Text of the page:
A change in how the state of Illinois calculates the disbursement of education dollars will mean $442,069 more per year in funding for O'Fallon Township High School.
The state's new Evidence-Based Funding will also mean $205,750 for O'Fallon School District 90, but far less for Shiloh District 85 and Central 104. Shiloh will get a $47,971 bump in funding, while Central 104 will get $15,188.
The Illinois State Board of Education recently announced how much aid each district would get this school year. The new funding formula defines an adequate funding target for each school district, based on enrollment numbers and the cost of 34 factors proven to deliver the greatest positive impact to students. The formula compares each district’s current resources to its unique adequacy target. Increases in state education appropriations go to the most under-resourced districts.
OTHS was at 61.9 percent adequacy.
OTHS Superintendent Dr. Darcy Benway said the final calculation for OTHS represented a slight increase over the preliminary estimates that were distributed last year.
"Additional dollars received by OTHS will be used, in part, to enhance educational programming as the researched-based factors in the model suggest, and will be used, in part, to reduce the amount of deficit spending the district has in its operating funds," Benway said.
District 90 was at 69 percent adequacy.
"The formula is one step toward adequate and equitable funding for all students in the state," said District 90 Superintendent Carrie Hruby. "While we recognize that the formula will only work if it is funded with new dollars in the future years, we are pausing to celebrate that this fiscal year's new dollars are flowing to districts after many years of cuts and prorations of state funding. Some minor adjustments to the law were recently made and now allow the new dollars to flow to districts."
Central 104 was at 81 percent adequacy, which placed the district in Tier 2 of the new funding model, meaning 104 will receive less than districts that are further away from their adequacy target.
Still, Dawn Elser, superintendent Central School District 104, said the amount is less than what she expected.
"But it's additional money that we can put towards new curriculum materials," she said.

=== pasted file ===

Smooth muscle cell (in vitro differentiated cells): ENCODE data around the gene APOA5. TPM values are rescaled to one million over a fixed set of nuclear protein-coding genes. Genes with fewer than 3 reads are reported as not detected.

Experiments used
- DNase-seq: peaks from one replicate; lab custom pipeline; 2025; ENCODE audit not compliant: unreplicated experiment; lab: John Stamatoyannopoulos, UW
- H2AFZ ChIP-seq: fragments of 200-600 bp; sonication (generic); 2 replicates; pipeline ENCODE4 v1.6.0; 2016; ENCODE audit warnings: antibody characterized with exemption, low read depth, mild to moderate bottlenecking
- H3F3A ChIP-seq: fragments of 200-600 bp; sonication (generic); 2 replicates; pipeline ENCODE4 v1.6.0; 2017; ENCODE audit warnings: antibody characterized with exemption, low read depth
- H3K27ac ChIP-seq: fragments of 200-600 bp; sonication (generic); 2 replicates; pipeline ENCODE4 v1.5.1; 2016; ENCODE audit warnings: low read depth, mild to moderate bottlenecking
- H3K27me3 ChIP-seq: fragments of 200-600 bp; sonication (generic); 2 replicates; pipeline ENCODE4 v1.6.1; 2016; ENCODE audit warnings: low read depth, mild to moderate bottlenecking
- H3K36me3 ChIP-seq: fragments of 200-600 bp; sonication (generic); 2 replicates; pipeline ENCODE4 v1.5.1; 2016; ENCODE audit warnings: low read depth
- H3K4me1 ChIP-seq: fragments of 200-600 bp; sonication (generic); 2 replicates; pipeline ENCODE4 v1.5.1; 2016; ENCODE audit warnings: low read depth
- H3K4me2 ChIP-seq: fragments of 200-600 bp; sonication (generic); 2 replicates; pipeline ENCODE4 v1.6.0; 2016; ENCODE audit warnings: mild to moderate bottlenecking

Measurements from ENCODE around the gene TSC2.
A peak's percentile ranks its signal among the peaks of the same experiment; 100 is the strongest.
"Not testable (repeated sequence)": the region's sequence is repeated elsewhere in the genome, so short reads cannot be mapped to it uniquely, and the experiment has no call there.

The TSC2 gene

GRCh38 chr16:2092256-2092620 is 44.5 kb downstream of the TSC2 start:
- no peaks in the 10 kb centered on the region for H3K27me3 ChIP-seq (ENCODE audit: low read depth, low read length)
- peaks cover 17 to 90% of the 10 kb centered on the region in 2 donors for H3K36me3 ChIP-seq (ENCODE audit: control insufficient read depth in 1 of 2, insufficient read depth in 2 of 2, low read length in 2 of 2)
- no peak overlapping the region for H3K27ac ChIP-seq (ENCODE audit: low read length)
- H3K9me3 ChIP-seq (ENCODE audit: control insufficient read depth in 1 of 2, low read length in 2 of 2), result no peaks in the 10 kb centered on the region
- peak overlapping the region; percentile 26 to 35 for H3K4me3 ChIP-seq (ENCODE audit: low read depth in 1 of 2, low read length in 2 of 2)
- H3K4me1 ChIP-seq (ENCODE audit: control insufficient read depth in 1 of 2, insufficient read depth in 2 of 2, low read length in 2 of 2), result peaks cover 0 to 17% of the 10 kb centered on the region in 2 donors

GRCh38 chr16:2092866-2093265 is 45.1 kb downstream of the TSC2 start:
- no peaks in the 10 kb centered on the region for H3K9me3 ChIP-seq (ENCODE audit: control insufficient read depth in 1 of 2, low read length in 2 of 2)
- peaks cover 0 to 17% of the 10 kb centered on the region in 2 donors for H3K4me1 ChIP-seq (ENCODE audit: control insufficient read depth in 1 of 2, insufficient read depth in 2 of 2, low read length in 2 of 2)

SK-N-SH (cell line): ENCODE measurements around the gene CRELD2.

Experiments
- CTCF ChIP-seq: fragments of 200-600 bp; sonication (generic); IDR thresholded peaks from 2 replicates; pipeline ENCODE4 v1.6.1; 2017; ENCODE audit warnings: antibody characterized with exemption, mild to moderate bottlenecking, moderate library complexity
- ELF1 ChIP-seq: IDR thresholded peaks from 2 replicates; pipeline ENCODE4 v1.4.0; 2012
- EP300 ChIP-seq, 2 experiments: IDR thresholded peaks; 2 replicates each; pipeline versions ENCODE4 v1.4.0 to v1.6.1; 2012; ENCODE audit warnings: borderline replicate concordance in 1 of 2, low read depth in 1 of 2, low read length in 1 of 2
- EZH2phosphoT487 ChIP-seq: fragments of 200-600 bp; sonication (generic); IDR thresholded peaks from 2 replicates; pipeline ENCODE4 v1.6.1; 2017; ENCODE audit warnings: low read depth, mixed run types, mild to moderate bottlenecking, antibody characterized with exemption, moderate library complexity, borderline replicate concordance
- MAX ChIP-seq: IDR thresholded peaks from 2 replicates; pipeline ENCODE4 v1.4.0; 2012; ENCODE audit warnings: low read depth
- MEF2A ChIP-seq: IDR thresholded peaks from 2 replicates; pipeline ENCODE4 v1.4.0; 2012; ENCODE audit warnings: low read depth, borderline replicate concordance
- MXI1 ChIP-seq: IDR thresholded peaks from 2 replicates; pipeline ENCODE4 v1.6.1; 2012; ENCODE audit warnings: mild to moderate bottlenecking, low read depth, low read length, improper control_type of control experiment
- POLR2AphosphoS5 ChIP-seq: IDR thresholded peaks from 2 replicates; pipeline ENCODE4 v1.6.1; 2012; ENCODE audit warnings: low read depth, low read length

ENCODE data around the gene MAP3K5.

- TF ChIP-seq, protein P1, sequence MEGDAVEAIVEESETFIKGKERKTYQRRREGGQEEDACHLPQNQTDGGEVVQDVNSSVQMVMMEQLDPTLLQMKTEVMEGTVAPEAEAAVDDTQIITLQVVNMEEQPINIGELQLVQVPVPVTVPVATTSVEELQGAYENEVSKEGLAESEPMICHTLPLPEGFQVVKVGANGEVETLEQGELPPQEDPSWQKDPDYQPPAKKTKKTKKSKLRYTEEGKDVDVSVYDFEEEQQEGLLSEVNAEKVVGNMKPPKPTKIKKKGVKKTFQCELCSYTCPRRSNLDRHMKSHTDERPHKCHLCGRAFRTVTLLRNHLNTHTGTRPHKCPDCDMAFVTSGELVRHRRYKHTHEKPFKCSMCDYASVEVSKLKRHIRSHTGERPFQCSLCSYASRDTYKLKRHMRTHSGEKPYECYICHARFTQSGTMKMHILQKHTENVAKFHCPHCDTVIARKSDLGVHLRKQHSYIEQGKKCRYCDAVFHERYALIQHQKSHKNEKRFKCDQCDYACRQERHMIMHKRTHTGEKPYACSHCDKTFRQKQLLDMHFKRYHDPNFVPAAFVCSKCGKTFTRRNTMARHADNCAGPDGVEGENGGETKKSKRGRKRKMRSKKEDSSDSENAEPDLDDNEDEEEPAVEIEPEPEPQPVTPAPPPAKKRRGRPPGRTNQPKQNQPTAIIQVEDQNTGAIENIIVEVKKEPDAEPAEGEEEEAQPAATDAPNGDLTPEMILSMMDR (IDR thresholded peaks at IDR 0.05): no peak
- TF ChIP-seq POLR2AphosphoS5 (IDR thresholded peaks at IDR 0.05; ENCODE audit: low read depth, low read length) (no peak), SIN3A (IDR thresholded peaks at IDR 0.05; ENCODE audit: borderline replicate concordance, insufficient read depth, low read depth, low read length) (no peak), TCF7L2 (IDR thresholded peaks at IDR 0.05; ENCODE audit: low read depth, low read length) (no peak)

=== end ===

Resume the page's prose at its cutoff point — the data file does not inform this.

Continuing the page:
Shiloh 85 was at 66.2 percent adequacy.
All 61 districts in the five-county metro-east area are getting more money than they did last year. The need-based increases range from $200 to $2.9 million.
Metro-east districts with the largest increases from the previous year were:
▪ Granite City District 9, with $2.9 million
▪ Belleville District 201, with $2.4 million
▪ Belleville District 118, with $1.6 million
“Implementing a radically new funding formula required extraordinary effort by ISBE staff and school districts,” said State Superintendent of Education Tony Smith. “I deeply appreciate Gov. Rauner and the General Assembly’s commitment through the passage, cleanup, and distribution of this historic first year of Evidence-Based Funding.”
ISBE issues EBF vouchers twice per month from August through June. School districts have been receiving the base funding minimum, or hold harmless, portion of EBF. The final six EBF vouchers for fiscal 2018 will contain all of the FY 2018 tier funding.
The state comptroller is responsible for processing the vouchers and distributing funds to school districts. ISBE issued vouchers to the comptroller last week with the new funding totals for each district.
School leaders seemed pleased with the new formula, though they cautioned it will take sustained follow through on the part of the state to make sure it is successful long-term.
"Illinois has struggled to equitably and adequately fund public education for years. The Evidence-Based Model has made significant improvements toward addressing the equity issue. The model will only work if legislators continue to fund education to improve the adequacy issue. A state can have a good model to allocate funds, but will still fail students across the state if they do not fund the model as designed," Benway said.
Said Hruby: "It will take several years to get us to our adequacy target. It is estimated that Illinois will need to add $350 to 500 million each year for 10 years to get all districts to their adequacy targets. That shows how lean we are operating and how much we've had to tighten the belts of our budgets as a result of many years of state funding prorations. So, as we celebrate this victory for public education in Illinois, we also refocus on the need to fund the formula and help tomorrow's leaders learn and grow."